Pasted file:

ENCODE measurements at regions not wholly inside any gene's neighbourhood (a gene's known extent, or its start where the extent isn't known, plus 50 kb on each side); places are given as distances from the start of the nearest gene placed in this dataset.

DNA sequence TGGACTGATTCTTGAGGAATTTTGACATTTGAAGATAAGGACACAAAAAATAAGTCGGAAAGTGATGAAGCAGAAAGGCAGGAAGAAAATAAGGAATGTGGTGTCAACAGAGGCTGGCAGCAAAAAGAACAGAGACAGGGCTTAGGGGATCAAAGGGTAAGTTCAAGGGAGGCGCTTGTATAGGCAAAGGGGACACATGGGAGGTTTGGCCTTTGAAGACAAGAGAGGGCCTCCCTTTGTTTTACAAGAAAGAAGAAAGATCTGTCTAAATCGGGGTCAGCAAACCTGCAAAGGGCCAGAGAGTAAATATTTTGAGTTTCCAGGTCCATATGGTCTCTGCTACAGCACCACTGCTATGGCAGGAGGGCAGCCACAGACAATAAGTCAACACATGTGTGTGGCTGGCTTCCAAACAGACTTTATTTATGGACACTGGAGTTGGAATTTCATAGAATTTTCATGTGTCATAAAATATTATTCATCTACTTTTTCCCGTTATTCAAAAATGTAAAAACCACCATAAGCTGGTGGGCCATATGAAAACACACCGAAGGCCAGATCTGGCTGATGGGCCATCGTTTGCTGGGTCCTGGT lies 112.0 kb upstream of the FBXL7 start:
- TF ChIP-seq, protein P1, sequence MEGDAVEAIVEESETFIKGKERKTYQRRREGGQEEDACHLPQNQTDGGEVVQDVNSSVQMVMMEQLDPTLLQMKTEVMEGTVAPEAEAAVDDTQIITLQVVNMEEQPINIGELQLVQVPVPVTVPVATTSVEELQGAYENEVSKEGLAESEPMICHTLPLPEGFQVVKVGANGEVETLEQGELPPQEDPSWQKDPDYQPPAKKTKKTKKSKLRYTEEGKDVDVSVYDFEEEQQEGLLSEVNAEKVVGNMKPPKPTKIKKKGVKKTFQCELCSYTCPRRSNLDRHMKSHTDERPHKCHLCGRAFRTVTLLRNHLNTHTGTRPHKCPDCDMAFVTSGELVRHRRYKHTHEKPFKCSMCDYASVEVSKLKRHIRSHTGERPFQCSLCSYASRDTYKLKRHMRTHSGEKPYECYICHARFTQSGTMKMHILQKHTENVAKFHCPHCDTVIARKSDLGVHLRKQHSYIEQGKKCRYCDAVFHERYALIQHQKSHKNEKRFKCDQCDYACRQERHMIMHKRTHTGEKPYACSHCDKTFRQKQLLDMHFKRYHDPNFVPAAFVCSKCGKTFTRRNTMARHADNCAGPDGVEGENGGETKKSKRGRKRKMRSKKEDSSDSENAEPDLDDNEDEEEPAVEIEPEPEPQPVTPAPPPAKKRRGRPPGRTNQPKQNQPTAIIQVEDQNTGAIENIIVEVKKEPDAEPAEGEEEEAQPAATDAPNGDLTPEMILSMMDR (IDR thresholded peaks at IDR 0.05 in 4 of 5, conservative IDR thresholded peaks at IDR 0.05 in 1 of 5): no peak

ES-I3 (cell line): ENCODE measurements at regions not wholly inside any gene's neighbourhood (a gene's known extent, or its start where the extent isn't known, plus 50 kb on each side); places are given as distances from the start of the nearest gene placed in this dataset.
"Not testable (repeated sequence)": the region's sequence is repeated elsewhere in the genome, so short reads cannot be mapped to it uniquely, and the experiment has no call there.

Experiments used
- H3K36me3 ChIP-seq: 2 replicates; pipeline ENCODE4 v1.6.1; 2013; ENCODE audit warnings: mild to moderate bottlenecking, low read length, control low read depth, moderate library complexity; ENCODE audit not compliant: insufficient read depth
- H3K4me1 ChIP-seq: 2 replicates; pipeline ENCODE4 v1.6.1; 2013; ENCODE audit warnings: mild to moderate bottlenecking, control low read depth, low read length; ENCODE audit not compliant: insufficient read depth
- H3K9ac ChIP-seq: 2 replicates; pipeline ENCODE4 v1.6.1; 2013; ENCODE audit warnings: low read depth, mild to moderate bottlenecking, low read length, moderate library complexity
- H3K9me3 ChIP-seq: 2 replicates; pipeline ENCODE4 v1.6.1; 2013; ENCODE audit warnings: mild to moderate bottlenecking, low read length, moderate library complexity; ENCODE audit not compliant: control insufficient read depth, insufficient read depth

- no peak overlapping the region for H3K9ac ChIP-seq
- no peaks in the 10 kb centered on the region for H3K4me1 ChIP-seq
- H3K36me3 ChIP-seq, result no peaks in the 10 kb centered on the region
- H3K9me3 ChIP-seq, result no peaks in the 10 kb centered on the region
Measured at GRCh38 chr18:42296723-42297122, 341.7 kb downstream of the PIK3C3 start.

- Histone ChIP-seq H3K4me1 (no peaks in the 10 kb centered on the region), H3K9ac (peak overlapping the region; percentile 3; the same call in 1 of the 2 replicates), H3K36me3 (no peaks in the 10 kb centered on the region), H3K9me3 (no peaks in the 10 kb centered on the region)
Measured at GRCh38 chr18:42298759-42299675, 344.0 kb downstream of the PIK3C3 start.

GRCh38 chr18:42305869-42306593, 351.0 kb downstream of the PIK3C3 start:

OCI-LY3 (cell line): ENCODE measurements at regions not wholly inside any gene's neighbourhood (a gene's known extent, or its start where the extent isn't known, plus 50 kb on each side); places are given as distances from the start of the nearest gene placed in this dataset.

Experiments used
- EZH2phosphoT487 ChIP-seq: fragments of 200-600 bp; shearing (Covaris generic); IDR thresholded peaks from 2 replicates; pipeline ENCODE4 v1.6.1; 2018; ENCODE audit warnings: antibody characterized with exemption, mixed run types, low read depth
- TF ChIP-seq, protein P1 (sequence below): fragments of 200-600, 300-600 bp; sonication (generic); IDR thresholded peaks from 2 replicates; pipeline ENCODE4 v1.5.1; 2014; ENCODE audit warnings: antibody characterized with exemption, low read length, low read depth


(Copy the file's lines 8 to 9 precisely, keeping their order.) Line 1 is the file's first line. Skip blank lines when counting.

- H3K4me1 ChIP-seq: 2 replicates; pipeline ENCODE4 v1.6.1; 2013; ENCODE audit warnings: mild to moderate bottlenecking, control low read depth, low read length; ENCODE audit not compliant: insufficient read depth
- H3K9ac ChIP-seq: 2 replicates; pipeline ENCODE4 v1.6.1; 2013; ENCODE audit warnings: low read depth, mild to moderate bottlenecking, low read length, moderate library complexity